I’ve heard, over and over, from people who say the cover sold them on the book before they ever picked it up. I’m really happy with the cover.TQ
: In The Gutter Prayer who was the easiest character to write and why? The hardest and why?Gareth
: Carillon wasn’t necessarily the easiest
to write, but she was the most necessary. As I said earlier, my background is in writing tabletop games, where you want to leave space for the players to provide the protagonists. So, I’m really used to coming up with interesting situations, with compelling supporting characters, with villains – but not protagonists who actually do stuff
. Carillon’s impulsive and incapable of sitting still or walking away. And once she was in motion, everyone else could react to her, and that made it possible for me to write the book.
The hardest – I had to restrain myself with writing Professor Ongent. He’s in the Giles-from-Buffy role of providing backstory and exposition, and I could write that stuff for years.TQ
: Does The Gutter Prayer touch on any social issues?Gareth
: A little. There’s a lot about power dynamics in there, about the gap between high-minded ideals and practical solutions. Several of the people the main characters think of as villains are genuinely – according to their own beliefs – trying to make the world a better place, and have judged the costs worth it. They’re not the only people paying the cost, of course, but that does that make them entirely misguided? TQ
: Which question about The Gutter Prayer do you wish someone would ask? Ask it and answer it!Gareth
: Let’s go for “Why did you pick the present tense for the story, instead of the more usual past tense?”
A lot of the story is about delving into the history of Guerdon, into events and secrets that have been buried over the centuries. I wanted the past to feel distant and weighty. Also, the three main characters are, in their ways, very much creatures of the immediate moment. Cari acts on impulse, Rat on instinct, and Spar’s very much aware that his future’s measured in months, not years. TQ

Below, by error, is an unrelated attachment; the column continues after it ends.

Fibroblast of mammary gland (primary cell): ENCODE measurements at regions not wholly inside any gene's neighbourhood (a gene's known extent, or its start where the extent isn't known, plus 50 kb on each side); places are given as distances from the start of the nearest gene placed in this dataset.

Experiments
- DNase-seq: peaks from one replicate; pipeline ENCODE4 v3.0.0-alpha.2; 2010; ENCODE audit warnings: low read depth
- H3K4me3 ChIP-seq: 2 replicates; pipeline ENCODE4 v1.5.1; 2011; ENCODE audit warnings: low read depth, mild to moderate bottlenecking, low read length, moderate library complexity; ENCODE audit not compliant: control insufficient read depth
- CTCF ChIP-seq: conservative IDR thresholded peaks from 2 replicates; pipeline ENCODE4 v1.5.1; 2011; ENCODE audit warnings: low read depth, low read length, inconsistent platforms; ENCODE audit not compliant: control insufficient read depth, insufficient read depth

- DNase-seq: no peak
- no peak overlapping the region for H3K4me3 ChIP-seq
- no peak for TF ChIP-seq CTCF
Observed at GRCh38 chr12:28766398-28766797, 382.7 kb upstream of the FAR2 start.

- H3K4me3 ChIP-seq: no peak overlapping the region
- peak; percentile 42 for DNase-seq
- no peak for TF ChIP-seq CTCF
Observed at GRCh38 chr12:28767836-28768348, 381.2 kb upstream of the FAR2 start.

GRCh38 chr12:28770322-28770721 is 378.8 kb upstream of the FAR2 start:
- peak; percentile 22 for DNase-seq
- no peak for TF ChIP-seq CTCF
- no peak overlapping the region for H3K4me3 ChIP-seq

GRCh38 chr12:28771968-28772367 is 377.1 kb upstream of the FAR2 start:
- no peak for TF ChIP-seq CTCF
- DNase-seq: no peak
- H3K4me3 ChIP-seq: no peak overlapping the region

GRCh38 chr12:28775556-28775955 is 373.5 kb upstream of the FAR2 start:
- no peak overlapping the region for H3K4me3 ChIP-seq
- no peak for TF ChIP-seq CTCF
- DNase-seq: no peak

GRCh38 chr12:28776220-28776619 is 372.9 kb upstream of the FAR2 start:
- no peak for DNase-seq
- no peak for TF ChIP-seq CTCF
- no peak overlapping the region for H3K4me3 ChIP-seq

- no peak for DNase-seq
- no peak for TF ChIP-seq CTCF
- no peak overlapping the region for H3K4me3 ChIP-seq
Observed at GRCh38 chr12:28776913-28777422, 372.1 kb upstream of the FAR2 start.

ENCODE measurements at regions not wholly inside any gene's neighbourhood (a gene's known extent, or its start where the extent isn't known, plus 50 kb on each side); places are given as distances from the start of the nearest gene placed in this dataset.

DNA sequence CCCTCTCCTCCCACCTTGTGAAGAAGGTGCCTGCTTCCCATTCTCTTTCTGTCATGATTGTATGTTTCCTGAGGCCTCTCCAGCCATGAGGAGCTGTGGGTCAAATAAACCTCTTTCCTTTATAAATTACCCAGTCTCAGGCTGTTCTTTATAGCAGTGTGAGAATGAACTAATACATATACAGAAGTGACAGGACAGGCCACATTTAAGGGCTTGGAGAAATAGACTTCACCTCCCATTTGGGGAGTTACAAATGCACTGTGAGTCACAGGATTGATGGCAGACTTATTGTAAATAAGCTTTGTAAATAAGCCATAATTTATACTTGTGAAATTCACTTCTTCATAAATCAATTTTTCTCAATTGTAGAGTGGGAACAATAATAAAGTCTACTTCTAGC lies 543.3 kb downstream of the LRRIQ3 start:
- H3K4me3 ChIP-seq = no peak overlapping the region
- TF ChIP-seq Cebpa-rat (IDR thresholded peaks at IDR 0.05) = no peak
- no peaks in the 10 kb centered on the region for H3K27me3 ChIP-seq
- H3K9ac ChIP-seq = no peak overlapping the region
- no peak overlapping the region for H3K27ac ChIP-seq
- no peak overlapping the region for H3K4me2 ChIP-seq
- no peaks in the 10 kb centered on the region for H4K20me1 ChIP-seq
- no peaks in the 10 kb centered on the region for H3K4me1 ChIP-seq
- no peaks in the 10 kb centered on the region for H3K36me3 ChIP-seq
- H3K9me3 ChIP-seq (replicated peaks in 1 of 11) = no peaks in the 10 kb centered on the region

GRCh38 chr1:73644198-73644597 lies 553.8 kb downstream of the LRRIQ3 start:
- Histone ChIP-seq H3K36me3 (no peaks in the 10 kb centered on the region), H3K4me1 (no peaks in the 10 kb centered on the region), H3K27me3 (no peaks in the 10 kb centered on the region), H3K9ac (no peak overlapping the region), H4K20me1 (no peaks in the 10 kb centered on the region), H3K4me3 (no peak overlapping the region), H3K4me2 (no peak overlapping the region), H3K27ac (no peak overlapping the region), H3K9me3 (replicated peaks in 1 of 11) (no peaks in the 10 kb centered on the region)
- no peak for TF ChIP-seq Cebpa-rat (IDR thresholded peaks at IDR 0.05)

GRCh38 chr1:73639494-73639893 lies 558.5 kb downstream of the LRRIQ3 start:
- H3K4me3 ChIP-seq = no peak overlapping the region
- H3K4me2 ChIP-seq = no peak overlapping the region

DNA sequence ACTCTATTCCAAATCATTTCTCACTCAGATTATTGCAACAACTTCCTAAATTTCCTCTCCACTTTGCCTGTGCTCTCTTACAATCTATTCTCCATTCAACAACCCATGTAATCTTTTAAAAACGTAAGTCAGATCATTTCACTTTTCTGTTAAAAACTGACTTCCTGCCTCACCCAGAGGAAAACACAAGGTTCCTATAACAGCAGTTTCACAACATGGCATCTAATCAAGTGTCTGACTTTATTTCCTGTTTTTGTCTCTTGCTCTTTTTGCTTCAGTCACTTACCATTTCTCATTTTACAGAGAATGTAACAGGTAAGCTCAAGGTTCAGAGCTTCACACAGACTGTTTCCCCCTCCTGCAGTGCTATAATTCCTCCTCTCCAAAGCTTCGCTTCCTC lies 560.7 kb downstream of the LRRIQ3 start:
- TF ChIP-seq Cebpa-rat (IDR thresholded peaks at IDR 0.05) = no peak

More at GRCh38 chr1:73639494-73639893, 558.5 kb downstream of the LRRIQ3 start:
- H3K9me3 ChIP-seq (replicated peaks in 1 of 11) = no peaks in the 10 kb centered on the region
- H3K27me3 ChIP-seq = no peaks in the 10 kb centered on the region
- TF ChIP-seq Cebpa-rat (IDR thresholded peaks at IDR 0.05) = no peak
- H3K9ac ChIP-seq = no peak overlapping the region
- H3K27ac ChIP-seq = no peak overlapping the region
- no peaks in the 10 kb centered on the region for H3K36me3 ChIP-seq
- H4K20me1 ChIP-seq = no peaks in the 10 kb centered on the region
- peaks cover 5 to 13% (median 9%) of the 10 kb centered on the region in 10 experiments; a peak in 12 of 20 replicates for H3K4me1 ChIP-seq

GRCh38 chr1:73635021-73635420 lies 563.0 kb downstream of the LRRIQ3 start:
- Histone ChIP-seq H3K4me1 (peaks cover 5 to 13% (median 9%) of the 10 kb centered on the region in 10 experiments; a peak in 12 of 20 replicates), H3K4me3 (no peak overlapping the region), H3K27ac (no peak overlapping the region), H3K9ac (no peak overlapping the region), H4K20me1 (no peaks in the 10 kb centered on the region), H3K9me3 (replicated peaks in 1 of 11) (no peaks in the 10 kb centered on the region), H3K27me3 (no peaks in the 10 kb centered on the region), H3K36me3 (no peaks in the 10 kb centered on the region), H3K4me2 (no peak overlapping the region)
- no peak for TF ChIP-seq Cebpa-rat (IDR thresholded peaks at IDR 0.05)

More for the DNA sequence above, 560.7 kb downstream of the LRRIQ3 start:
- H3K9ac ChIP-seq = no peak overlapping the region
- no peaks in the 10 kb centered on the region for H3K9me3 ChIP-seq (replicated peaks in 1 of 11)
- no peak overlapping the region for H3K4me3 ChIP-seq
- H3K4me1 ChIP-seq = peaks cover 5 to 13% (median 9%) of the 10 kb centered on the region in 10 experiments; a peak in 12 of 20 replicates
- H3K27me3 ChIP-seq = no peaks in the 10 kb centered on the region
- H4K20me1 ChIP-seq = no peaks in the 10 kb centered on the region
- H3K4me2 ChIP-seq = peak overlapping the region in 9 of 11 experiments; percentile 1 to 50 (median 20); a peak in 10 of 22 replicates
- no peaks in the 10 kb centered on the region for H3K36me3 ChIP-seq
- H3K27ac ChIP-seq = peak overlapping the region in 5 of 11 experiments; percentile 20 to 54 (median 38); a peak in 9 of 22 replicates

: Give us one or two of your favorite non-spoilery quotes from The Gutter Prayer.Gareth
Aleena sheathes her knife, puts away the gun. “The Keepers sent me,” she begins.TQ
The elder ghoul snarls, angry at the lack of respect. Beyond it, other elders stir from their reverie. Sorcery hisses through the air like mustard gas, stinging Rat’s eyes and nose. He wants to run.
“Buggering monks with their shitty scrolls. Er. I had all this written down,” mutters Aleena, and she tries to recite the correct greeting from memory. The words aren’t meant for human tongues, and she stumbles over them, like she’s trying to gargle with finger bones in her mouth.
The orange-eyed elder unfolds, one obscenely long hoof-footed leg extending down to the cave floor, then another, crushing skulls to powder as it stands up and towers above them. Its jaws open much too wide as it yawns and roars. The elders may be the protectors and priests and gods of their race, but they think nothing of swatting an individual ghoul. Rat cringes in anticipation of the killing swipe.
Aleena blazes with sudden light. Angelic, transfigured, her physical body is a stained-glass case for the burning lamp within. Her voice like choirs of angels.
“I DROPPED THE BLOODY SCROLL, ALL RIGHT? I CAN’T SODDING MAKE NICE.” Every word a resounding trumpet. “BUT NOTHING’S CHANGED. THE BARGAINS YOUR KIND MADE WITH MINE STILL HOLD. I’M NOT YOUR FUCKING ENEMY.” She cocks her head.
“YOU DON’T WANT ME AS YOUR ENEMY.”
: What's next?Gareth
: I’m frantically working on edits for the second book in the series, entitled either THE SHADOW SAINT
or THE DIVINE MACHINE
, as well as a bunch of tabletop roleplaying projects ranging from spies-vs-Cthulhu adventures in the 1960s for Fall of Delta Green to Middle-earth material for The One Ring game. TQ
: Thank you for joining us at The Qwillery.